By Kathryn Daily, CISSP, CAP, RDRP
So, in the last edition of the newsletter I wrote about the need for verification of NIST 171 compliance from DoD contractors, suppliers and vendors who process controlled unclassified information (CUI). Well, the DoD sure delivered on that request. A mere days after the last article was published, DoD came out with the Cybersecurity Maturity Model Certification (CMMC).
Essentially there are five levels that an organization can achieve with CMMC ranging from Level 1, basic cyber hygiene through level 5, state of the art cybersecurity practices. Each level has a different subset of requirements that builds upon the previous level(s) with level 5 having the most requirements. Each organization will be required to have an assessment done by a third party (to be determined later) and verify that they are compliant at the level they claim.
Sounds great, right? Well not exactly. NIST 171 was only required for organizations that possessed CUI. CMMC is required for every organization doing business with the Department of Defense If you make a nut that is used on a ship, you’ve got to be compliant and no one knows what the required level is for the vendor making that nut as that is up to the individual contracting office. We are supposed to be compliant by Fall of 2020 when the CMMC levels are added to new contracts (what happens with existing contracts is a whole different story that is still TBD), without knowing what the levels on the RFP will require. It’s entirely possible that an organization will be assessed to a certain CMMC level only to find out that all of the contracts they would have bid on require a higher level CMMC. Another issue is cost. Cybersecurity compliance is never cheap, even when implemented at a low to moderate level.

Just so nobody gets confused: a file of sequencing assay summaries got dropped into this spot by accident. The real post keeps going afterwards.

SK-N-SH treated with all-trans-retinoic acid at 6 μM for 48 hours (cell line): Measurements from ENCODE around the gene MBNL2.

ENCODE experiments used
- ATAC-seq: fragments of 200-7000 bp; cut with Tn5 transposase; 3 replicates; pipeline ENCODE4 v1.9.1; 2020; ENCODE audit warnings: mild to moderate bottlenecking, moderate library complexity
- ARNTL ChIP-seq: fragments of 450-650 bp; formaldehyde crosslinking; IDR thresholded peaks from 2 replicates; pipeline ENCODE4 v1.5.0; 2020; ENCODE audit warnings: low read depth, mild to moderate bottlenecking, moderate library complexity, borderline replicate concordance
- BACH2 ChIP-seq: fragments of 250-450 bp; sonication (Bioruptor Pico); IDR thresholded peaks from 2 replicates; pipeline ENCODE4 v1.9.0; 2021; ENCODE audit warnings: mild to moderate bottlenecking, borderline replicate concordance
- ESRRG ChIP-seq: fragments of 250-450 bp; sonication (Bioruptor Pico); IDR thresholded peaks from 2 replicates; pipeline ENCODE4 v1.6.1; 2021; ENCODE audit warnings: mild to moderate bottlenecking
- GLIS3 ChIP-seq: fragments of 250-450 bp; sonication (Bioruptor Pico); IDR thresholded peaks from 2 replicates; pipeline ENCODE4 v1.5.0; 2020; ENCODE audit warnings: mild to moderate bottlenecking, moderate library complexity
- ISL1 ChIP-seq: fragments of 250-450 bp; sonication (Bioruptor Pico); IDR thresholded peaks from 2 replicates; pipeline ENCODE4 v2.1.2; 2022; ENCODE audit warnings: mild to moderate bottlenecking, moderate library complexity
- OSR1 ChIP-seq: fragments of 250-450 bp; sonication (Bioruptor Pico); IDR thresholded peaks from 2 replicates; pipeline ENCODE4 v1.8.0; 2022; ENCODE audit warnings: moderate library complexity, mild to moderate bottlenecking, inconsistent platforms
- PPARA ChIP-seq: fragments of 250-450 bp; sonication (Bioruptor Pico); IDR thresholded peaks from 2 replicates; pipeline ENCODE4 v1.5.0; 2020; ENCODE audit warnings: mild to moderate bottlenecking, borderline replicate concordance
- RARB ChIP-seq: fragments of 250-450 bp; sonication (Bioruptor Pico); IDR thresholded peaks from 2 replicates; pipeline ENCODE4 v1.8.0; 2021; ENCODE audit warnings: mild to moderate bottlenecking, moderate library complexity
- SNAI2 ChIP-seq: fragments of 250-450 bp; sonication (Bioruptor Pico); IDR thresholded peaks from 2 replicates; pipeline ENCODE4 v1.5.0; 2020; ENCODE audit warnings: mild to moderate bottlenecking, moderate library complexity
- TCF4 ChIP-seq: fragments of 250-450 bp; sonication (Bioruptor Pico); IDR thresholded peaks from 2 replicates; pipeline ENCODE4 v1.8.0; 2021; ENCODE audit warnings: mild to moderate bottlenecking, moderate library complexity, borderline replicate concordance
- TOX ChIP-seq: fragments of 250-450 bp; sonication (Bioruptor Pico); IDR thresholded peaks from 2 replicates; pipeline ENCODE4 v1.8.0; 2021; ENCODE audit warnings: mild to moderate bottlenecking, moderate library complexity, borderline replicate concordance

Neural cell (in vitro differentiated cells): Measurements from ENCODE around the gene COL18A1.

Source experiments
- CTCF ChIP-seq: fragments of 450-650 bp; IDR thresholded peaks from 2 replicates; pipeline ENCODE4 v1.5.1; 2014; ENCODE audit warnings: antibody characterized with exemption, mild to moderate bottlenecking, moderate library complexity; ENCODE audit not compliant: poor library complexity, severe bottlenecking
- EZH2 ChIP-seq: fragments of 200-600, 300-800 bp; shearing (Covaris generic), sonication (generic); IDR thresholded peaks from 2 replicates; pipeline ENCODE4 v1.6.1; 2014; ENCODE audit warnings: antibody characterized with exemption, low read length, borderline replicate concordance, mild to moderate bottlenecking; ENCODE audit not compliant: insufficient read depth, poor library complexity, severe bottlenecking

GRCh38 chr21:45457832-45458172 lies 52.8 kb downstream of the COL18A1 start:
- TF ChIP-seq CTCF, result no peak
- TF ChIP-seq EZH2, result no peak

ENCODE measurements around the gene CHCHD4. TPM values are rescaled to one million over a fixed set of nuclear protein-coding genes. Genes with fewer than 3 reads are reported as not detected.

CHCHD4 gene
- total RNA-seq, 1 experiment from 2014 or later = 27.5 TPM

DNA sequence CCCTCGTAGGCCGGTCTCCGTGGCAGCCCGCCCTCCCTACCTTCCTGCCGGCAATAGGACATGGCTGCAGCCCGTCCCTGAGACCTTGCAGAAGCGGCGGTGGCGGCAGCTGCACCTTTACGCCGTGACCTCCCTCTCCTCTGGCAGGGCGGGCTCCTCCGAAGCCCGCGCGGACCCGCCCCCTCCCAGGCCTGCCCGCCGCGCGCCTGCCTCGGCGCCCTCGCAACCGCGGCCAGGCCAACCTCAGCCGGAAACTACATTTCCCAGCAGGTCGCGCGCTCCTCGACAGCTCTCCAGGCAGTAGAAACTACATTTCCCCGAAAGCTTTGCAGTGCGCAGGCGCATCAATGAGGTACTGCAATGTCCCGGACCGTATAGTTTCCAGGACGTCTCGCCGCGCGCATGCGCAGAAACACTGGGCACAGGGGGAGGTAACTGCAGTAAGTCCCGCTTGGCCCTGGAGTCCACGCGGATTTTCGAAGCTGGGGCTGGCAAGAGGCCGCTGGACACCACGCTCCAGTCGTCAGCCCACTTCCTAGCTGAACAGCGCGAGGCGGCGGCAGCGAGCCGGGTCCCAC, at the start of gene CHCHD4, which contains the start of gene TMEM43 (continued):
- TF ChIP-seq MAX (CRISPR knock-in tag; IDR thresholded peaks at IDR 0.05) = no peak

Katie Arrington of DoD is in the process of a nationwide listening tour and has stated that cost should not be an issue to small business because this won’t be terribly expensive. I’m saying she must not have worked for small business. This will absolutely be costly for small businesses and could be a barrier for small business and startups to get into the DoD space. Small businesses that are in the DoD space could be forced out, even when they don’t process any CUI.
I like where the DoD was headed with the verification process for NIST 171, but I feel like they may have missed the mark on the compliance and certification process. Of course, the CMMC document is still a DRAFT and may very well change before the projected January, 2020 publication date.
If you are interested in learning more about our CMMC training course, check out our course description here.